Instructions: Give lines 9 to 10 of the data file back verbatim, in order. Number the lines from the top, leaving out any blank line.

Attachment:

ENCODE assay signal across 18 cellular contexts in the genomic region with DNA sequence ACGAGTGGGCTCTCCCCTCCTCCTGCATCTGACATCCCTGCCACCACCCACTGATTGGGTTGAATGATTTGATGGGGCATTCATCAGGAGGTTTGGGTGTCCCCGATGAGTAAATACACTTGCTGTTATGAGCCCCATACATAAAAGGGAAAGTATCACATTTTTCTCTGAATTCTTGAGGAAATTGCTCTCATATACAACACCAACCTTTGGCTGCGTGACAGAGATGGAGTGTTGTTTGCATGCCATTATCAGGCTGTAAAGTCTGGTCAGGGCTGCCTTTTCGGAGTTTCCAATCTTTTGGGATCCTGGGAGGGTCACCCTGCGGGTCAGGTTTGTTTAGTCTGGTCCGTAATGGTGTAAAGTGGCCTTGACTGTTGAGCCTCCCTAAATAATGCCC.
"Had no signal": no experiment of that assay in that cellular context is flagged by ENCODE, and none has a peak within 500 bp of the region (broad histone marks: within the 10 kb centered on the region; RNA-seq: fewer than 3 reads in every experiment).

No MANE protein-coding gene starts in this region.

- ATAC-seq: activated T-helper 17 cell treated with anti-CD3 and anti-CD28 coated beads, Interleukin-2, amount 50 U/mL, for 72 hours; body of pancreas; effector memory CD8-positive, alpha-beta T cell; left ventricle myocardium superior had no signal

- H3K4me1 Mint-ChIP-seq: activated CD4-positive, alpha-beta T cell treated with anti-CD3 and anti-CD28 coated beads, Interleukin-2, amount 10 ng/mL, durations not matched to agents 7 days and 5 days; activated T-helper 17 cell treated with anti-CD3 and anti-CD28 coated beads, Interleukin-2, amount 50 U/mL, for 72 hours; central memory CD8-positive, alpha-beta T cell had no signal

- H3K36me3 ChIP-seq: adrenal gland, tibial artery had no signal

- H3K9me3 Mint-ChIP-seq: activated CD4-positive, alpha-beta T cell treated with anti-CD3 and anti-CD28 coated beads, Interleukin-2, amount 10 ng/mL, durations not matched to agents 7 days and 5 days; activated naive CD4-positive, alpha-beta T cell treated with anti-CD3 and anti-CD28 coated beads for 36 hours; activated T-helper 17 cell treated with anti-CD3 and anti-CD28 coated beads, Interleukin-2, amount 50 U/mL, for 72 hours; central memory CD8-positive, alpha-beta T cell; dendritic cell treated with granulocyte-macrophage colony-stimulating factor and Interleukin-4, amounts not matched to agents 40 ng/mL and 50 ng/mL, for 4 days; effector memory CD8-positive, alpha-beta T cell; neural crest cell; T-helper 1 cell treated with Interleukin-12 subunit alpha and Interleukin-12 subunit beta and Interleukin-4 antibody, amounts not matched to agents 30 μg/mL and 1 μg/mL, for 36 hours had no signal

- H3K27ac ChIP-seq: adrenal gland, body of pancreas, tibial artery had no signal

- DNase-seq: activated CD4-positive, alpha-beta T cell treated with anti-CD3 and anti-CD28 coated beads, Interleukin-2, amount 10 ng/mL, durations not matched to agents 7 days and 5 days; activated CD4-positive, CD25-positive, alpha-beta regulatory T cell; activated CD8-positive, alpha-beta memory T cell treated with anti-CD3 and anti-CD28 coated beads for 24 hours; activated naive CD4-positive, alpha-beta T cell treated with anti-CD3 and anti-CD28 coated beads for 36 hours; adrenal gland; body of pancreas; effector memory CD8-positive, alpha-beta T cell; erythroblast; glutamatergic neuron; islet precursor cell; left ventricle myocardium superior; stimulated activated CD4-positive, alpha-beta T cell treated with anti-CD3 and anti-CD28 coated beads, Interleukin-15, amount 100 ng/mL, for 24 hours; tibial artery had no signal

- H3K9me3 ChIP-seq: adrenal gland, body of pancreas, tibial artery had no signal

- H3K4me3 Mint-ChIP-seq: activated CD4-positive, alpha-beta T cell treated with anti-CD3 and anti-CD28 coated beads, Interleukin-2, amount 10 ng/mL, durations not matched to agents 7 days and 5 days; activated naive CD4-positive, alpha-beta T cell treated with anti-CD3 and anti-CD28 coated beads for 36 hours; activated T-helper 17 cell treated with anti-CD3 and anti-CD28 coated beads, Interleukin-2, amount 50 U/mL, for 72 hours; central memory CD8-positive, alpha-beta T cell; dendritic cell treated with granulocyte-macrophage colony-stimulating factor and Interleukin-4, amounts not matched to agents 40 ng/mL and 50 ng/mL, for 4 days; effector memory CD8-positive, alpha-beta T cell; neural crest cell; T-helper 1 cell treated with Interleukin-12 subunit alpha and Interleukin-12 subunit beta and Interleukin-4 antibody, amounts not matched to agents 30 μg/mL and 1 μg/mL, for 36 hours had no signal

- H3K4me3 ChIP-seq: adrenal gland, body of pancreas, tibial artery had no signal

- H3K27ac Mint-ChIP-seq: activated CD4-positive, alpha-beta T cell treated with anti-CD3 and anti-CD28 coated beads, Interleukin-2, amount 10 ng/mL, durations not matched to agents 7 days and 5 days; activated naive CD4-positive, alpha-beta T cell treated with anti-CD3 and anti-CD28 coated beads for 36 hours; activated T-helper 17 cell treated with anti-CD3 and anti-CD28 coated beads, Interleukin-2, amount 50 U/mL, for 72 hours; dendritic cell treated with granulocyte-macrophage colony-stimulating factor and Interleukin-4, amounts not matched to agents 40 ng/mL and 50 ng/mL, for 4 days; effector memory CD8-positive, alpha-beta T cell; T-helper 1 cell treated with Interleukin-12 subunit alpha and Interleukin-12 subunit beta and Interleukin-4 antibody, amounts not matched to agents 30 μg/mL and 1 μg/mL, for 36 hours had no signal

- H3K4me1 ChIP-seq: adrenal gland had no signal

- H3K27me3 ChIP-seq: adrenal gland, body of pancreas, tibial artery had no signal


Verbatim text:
- DNase-seq: activated CD4-positive, alpha-beta T cell treated with anti-CD3 and anti-CD28 coated beads, Interleukin-2, amount 10 ng/mL, durations not matched to agents 7 days and 5 days; activated CD4-positive, CD25-positive, alpha-beta regulatory T cell; activated CD8-positive, alpha-beta memory T cell treated with anti-CD3 and anti-CD28 coated beads for 24 hours; activated naive CD4-positive, alpha-beta T cell treated with anti-CD3 and anti-CD28 coated beads for 36 hours; adrenal gland; body of pancreas; effector memory CD8-positive, alpha-beta T cell; erythroblast; glutamatergic neuron; islet precursor cell; left ventricle myocardium superior; stimulated activated CD4-positive, alpha-beta T cell treated with anti-CD3 and anti-CD28 coated beads, Interleukin-15, amount 100 ng/mL, for 24 hours; tibial artery had no signal

- H3K9me3 ChIP-seq: adrenal gland, body of pancreas, tibial artery had no signal